A brave new citizenry: exploring Canadian welfare state retrenchment through changing citizenship
Sanscartier, Matthew Daniel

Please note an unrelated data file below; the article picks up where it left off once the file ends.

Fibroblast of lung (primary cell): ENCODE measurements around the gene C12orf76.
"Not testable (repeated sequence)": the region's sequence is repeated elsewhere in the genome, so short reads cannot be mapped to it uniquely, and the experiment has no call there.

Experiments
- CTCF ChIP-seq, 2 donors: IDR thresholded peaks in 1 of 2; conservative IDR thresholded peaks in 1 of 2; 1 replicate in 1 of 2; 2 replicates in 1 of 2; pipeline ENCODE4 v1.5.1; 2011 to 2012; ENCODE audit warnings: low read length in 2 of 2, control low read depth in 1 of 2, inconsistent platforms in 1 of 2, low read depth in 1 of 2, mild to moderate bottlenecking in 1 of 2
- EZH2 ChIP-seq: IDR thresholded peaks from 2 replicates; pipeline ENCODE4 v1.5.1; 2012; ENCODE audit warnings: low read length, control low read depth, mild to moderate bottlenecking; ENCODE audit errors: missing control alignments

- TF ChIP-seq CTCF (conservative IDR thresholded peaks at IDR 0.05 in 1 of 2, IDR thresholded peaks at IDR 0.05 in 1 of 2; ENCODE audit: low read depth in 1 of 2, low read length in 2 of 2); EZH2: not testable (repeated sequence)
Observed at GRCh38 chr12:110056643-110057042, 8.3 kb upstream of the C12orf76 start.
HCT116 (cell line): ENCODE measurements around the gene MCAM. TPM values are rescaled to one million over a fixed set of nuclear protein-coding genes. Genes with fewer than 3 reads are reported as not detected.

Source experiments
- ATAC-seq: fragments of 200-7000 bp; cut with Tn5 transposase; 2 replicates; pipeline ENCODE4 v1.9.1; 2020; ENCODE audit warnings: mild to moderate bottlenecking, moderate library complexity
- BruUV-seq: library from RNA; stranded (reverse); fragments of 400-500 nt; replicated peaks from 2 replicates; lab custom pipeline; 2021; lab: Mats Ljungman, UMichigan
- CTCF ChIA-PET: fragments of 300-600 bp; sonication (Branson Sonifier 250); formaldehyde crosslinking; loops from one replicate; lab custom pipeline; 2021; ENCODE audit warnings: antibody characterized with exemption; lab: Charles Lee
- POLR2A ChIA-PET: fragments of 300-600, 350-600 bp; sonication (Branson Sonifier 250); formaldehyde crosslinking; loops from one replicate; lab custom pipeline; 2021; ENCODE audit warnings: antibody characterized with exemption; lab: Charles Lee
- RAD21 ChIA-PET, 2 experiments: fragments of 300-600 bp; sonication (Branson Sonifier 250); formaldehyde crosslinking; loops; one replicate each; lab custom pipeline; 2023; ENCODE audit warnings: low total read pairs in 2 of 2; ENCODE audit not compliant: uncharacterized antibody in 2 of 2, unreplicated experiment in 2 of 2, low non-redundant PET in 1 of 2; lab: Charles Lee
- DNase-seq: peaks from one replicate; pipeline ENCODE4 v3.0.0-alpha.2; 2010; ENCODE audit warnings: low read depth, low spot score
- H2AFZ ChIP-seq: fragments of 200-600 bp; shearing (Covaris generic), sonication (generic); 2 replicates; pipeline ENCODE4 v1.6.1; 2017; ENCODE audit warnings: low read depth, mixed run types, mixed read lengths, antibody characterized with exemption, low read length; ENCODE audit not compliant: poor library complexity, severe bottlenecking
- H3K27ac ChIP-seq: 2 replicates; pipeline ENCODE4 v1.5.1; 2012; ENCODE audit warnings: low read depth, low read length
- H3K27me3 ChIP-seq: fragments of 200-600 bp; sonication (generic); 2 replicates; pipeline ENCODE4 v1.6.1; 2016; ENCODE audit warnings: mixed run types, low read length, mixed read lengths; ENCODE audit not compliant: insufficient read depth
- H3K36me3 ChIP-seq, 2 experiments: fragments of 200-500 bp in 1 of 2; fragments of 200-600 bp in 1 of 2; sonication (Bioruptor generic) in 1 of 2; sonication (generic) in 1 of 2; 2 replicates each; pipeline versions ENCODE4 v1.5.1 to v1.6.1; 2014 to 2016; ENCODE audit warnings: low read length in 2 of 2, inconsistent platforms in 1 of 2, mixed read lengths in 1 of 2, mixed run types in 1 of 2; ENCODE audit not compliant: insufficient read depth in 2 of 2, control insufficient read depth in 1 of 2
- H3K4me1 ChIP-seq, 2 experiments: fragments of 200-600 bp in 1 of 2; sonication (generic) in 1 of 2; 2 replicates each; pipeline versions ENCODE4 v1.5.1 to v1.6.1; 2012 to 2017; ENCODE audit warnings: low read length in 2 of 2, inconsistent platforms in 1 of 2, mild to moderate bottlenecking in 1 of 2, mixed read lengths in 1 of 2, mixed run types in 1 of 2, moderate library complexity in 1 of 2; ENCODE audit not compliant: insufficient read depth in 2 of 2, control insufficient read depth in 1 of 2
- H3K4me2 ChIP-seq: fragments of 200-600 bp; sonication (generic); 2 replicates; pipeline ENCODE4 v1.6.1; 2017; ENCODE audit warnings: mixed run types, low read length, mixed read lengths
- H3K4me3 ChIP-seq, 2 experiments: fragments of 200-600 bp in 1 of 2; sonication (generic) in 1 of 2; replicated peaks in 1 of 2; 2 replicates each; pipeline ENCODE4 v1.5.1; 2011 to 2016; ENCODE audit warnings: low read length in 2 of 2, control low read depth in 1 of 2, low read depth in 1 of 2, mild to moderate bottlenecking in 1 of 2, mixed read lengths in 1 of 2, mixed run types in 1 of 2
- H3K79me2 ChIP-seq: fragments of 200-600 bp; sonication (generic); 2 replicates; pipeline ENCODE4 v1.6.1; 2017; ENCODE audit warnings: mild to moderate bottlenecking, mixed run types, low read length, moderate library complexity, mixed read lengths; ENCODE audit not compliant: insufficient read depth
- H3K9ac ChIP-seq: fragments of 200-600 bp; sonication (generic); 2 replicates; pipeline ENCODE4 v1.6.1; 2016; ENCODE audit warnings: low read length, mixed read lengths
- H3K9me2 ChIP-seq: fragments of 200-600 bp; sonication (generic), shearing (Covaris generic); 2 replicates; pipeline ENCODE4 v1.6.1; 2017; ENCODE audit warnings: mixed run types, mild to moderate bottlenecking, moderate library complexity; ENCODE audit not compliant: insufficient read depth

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In the early 1970s, the Canadian welfare state began a radical transformation in which Canadians were left with a weaker social safety net in the areas of income supports, social services, and social legislation, a transformation that Canadians are coping with today. This thesis is an investigation of the extent to which Canadians found this transformation in their welfare state desirable. Using the Canadian Election Study from 1965 to 2011, I demonstrate that Canadians underwent an ideological shift within this time frame in which “being Canadian” has acquired connotations of self-reliance through work and the market, a phenomenon I refer to as the individuation of the Canadian citizenry. I conclude that while Canadians may have undergone significant individuation from the 1970s to the present, Canadians are still considerably collective with respect to more inclusive social policy areas such as healthcare and education.